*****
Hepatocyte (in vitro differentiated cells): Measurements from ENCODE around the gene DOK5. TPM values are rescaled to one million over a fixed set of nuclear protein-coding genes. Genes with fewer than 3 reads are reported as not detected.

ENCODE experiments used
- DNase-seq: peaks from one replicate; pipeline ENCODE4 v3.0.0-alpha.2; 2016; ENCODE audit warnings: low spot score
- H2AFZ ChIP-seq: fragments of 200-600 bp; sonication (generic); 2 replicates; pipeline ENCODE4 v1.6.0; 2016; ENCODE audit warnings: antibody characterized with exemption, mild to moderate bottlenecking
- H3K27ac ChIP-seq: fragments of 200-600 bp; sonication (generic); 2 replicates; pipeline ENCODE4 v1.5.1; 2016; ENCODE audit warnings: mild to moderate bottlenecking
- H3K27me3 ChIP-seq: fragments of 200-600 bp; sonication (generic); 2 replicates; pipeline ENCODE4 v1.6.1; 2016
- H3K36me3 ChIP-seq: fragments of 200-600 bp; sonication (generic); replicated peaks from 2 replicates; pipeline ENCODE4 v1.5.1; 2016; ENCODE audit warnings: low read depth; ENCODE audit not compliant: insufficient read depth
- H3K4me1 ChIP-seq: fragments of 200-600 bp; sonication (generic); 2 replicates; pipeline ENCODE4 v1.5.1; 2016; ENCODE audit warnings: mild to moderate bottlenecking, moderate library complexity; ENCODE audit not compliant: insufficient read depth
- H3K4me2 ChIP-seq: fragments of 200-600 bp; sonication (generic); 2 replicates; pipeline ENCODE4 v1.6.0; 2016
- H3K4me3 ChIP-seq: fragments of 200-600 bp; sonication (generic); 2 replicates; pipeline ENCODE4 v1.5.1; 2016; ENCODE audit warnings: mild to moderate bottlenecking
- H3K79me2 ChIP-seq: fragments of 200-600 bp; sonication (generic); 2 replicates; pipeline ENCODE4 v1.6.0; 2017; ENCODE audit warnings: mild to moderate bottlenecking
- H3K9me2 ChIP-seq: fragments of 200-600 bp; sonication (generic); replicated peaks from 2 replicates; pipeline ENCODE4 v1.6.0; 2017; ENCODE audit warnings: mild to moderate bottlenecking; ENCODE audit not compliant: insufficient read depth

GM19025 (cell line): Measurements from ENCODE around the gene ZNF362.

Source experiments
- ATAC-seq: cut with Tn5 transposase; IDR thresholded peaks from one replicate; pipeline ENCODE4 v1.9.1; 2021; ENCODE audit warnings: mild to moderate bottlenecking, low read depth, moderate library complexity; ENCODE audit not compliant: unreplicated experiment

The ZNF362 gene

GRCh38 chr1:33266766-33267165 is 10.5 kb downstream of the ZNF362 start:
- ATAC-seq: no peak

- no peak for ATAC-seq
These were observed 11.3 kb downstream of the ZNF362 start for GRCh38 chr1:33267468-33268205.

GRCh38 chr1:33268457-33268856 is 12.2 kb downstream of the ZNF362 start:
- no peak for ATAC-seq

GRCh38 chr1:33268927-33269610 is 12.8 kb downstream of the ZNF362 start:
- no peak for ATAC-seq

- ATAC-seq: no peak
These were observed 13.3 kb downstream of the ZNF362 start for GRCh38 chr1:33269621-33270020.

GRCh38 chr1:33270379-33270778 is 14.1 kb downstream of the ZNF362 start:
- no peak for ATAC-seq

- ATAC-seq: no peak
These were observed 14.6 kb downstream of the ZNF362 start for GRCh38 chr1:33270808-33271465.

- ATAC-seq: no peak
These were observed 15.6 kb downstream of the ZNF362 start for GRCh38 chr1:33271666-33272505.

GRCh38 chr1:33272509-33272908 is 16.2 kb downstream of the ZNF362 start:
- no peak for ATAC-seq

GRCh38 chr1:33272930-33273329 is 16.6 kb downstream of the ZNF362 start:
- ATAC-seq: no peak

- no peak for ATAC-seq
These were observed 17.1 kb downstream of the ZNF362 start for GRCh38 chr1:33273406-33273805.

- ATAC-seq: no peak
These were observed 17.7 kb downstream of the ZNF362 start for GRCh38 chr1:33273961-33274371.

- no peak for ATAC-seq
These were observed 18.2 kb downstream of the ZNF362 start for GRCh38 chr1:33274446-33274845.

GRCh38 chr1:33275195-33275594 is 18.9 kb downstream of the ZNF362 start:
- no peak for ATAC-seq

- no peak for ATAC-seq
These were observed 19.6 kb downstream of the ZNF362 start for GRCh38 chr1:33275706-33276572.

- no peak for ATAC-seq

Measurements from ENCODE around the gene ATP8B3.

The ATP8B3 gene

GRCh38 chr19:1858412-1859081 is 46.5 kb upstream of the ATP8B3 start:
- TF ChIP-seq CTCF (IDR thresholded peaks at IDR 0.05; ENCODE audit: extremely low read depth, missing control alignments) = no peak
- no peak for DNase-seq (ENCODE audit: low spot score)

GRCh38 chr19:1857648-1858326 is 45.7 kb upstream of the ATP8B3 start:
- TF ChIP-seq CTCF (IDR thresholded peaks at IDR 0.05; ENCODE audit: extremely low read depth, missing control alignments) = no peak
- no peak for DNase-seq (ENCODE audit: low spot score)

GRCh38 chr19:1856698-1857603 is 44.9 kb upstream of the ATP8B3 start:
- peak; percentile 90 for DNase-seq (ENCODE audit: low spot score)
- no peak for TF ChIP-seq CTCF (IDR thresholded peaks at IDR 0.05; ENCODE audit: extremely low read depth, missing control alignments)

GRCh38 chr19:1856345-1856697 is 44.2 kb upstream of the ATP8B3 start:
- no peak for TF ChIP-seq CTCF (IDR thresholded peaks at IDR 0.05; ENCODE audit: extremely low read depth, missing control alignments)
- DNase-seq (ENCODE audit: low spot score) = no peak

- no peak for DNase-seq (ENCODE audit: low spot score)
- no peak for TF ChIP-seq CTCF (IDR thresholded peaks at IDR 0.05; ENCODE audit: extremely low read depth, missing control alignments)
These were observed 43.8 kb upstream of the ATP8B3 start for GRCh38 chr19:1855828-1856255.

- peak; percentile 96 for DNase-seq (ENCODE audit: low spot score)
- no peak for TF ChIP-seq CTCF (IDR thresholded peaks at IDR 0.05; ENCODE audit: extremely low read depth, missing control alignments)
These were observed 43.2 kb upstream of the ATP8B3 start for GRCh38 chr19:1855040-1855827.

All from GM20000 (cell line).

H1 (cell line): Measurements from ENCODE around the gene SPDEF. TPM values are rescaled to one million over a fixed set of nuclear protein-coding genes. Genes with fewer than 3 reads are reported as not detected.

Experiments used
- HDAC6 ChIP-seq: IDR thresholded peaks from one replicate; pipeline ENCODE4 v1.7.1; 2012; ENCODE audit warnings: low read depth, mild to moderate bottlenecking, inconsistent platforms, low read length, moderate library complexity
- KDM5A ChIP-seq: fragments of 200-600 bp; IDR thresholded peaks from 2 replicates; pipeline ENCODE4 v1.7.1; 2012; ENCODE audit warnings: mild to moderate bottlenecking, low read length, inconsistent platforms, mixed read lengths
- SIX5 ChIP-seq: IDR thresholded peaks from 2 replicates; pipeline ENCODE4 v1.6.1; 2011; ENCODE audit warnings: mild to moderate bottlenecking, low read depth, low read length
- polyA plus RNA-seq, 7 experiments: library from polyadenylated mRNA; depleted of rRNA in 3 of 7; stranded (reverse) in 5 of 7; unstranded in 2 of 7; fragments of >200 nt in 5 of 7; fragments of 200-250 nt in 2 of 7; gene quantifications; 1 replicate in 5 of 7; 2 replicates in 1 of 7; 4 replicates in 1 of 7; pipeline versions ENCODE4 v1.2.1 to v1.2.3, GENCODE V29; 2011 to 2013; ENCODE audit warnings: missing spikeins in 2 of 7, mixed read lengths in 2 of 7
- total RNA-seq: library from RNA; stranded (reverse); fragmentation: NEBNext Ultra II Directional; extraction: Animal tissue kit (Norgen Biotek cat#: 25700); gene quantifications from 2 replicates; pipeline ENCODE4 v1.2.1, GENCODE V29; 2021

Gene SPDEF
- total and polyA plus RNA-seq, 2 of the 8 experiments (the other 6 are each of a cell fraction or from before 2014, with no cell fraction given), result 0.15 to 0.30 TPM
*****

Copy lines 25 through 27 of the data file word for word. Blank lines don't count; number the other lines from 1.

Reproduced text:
- ATAC-seq: no peak
These were observed 13.3 kb downstream of the ZNF362 start for GRCh38 chr1:33269621-33270020.

GRCh38 chr1:33270379-33270778 is 14.1 kb downstream of the ZNF362 start: